Learning to cook may have helped the human brain grow, and may have led to the invention of tools, culture and civilization, scientists claim.
Getting enough energy for a large brain by eating nothing but raw food takes up too much time, leading researchers to suggest that the advent of cooking would have provided early humans a much more efficient way of delivering calories to neurons or brain cells to allow the brain to expand.
Researchers said that cooking would have meant fewer hours spent foraging for food and more time for social interaction and creative tasks, which probably contributed more the evolution of a larger and more complex brain, according to the study published Monday in the journal Proceedings Of The National Academy Of Sciences.
Brazilian scientists led by Suzana Herculano-Houzel, from the Federal University of Rio de Janeiro calculated and analyzed the metabolic requirements of both modern great apes and a range of different early human species.
Researchers found that large apes with energy-hungry bodies, like gorillas, have already reached the limit of achievable brain size with a raw-food diet. Gorillas spend about eight to ten hours a day eating. Researchers say that for a gorilla to have a brain that is as large as a human brain, or to correspond to 2 percent of its body mass, it must spend more than another two hours a day feeding.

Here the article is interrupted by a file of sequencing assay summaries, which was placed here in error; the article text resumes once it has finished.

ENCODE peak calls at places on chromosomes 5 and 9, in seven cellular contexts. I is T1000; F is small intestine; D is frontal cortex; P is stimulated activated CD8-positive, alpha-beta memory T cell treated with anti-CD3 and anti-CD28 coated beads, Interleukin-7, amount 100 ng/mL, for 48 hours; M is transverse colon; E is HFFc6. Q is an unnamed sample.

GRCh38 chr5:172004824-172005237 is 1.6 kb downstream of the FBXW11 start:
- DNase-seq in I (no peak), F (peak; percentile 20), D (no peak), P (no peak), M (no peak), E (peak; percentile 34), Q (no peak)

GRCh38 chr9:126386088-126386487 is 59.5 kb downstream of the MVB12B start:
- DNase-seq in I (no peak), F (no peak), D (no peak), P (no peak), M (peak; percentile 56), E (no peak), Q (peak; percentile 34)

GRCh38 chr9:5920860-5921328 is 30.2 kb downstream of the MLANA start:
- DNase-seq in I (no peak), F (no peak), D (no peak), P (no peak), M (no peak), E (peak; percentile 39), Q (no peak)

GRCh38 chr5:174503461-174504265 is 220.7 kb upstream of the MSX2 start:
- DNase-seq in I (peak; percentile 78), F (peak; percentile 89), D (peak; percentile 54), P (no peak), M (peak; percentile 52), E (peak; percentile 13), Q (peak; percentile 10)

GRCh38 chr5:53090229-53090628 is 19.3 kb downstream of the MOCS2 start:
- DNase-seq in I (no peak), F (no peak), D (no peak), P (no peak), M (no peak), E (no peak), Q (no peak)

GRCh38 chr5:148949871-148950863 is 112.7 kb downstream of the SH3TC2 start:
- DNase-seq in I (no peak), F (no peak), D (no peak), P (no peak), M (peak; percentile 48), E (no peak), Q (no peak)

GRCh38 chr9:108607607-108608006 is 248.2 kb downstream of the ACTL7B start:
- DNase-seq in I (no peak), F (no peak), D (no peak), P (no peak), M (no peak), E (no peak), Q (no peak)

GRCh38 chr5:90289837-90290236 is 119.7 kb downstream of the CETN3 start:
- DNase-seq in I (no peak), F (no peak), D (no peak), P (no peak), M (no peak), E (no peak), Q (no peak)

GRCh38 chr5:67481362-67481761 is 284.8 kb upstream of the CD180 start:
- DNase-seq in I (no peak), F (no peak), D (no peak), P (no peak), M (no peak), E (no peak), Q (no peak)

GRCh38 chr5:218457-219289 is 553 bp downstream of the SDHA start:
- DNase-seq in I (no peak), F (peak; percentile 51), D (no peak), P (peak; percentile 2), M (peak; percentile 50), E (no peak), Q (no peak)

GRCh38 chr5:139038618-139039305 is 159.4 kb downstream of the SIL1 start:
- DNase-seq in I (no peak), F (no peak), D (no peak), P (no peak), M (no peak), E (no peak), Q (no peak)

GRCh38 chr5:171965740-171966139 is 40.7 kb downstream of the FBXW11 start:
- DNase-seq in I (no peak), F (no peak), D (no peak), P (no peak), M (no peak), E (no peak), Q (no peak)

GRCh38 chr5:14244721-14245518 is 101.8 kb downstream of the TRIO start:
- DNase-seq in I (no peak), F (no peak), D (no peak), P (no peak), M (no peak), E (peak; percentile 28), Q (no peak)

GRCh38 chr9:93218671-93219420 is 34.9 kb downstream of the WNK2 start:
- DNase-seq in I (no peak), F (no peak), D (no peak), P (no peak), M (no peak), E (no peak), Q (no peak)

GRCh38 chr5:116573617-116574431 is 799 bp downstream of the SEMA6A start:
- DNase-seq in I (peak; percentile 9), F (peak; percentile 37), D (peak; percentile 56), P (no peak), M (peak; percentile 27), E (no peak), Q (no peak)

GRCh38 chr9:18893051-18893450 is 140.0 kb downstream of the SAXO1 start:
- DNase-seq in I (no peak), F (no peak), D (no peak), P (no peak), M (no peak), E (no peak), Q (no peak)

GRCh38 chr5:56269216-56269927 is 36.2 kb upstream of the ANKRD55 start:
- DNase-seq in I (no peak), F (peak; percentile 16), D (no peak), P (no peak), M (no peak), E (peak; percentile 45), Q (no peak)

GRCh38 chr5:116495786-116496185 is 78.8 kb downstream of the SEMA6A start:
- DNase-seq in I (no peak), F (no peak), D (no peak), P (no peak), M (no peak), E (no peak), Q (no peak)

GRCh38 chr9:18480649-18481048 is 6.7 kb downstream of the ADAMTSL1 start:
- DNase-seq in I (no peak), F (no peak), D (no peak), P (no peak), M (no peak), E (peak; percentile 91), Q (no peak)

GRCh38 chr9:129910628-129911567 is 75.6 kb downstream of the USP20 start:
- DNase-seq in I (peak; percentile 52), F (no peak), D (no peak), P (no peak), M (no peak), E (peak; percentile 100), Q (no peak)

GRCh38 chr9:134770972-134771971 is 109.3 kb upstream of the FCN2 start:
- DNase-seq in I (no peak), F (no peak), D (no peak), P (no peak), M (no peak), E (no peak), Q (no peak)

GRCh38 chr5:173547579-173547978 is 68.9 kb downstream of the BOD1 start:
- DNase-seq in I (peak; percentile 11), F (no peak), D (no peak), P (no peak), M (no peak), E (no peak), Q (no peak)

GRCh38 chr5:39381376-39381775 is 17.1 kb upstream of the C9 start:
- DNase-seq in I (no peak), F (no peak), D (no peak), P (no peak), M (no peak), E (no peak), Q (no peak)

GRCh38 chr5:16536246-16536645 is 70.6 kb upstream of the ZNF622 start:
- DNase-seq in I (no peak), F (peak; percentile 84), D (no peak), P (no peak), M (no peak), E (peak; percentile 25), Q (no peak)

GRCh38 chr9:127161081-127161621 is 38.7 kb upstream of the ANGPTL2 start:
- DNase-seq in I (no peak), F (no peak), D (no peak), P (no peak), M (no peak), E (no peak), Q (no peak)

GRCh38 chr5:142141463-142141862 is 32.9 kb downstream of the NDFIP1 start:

Herculano-Houzel and her team say that their analysis suggests that three early human species, Homo habilis, Australopithecus afarensis and Paranthropus boise would have all needed to spend more than seven hours a day eating raw food to support their brain size.
They say that cooking was probably invented by the Homo erectus, a species that lived up to 1.8 million years ago and is believed to be a direct ancestor of modern humans.
"The advent of cooking food... greatly increases the caloric yield of the diet, as a result of the greater ease of chewing, digestion and absorption of foods," Herculano-Houzel and her team wrote in the study. "In line with this proposition, a cooked diet is preferred by extant (present day) non-human great apes."
"Although the earlier addition of raw meat to the diet of earlier hominins may also have contributed to increase its caloric content, raw meat is difficult to chew and ingest, whereas cooked meat is easier to chew and has a higher caloric yield," they added. "Cooking would have also increased the time available for social and more cognitively demanding activities."